A collection of sculptures by contemporary Galician artists
Tower of Hércules
The recovery of the tower as a beacon
It undergoes a major renovation inside in the 17th century, with the construction of new access stairs and the installation of two streetlights.
Tower of Hércules
If the Tower of Hércules served as a fort and quarry during the Middle Ages, beginning in the 16th century the process of its conservation and the recovery of its function as a lighthouse was slowly begun.
In the 16th century, because of its advanced position in the ocean, the Tower – known as Castillo Viejo or the lighthouse Tower –, remains a watchtower against possible threats and attacks from the sea. This checkpoint was under the responsibility of the City Council, who paid the people who carried out that responsibility day and night. From the excavations done and the documentation conserved, it appears that the now was now surrounding by a small moat and a defensive parapet supplemented with barbed barriers. Surveillance in the Tower was done by sailors or retired marines; found from these people were the remains of white ceramic pipes and bone plates with round holes for buttons, evidence of their daily activities at the foot of the Tower.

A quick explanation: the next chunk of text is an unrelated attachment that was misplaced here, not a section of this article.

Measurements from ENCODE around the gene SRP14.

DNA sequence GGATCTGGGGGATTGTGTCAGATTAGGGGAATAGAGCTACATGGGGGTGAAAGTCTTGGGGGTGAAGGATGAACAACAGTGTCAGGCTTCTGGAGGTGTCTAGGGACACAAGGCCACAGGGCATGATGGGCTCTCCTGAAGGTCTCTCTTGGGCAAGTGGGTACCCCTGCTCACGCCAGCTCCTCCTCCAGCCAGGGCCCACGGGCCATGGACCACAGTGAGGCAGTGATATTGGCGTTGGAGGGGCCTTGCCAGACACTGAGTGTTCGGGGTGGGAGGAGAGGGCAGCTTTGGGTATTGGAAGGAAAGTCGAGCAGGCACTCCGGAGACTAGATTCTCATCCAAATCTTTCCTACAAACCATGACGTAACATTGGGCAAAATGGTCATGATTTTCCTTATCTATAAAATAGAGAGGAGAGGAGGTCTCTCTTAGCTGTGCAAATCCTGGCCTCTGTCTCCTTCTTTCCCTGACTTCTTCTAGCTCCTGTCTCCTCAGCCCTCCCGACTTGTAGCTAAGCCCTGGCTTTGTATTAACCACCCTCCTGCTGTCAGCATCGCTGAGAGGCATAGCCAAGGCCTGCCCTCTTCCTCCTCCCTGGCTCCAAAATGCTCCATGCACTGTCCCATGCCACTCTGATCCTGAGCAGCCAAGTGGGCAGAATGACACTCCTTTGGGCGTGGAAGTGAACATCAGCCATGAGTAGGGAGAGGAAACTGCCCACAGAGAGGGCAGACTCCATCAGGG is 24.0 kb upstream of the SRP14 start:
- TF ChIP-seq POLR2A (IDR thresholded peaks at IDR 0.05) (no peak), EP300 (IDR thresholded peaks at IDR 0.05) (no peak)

If the Tower of Hércules served as a fort and quarry during the Middle Ages, it would be the late 17th century when the Tower of Hércules would recovers its role as a lighthouse.
It would be the late 17th century when the Tower of Hércules would recovers its role as a lighthouse. In 1684, the Governor and Captain General of the Kingdom of Galicia – the Duke of Uceda – ordered the construction of a wooden staircase to allow access to the top of the Tower. To do so, the Roman barrel vaults separating the three floors of the Tower were pierced. On the northern side of the top part, a small balcony was built in order to facilitate surveillance.
Taking advantage of the new access, the Consuls of England, Holland and Flanders proposed building at the top of the Tower – at their expense –two small stone turrets, each with a light equipped with three oil lamps that would be lit every night to help navigation. The work was authorised by the Duke of Uceda and – carried out by A Coruña native architect Amaro Antúnez – the Tower regained its original function as a lighthouse. To pay for its construction and maintenance of the two lighthouse lamps, a new tax was created which was to be paid by all ships docking in to the Galician ports.
It was soon showed that the lighthouse lamps of the Tower were insufficient. In the 18th century, there were repeated attempts to improve and repair the Tower, but they were never completed. The conditions progressively worsened: firstly, one of the lamps stopped working and then, in 1769, lightning destroyed the remaining one. As a temporary measure to replace the damaged light, three portable lights were installed; these were impossible to light when the weather was bad. The steady deterioration of the Tower and the possibility of its collapse forced major repairs, but the lack of resources prevented them from being carried out.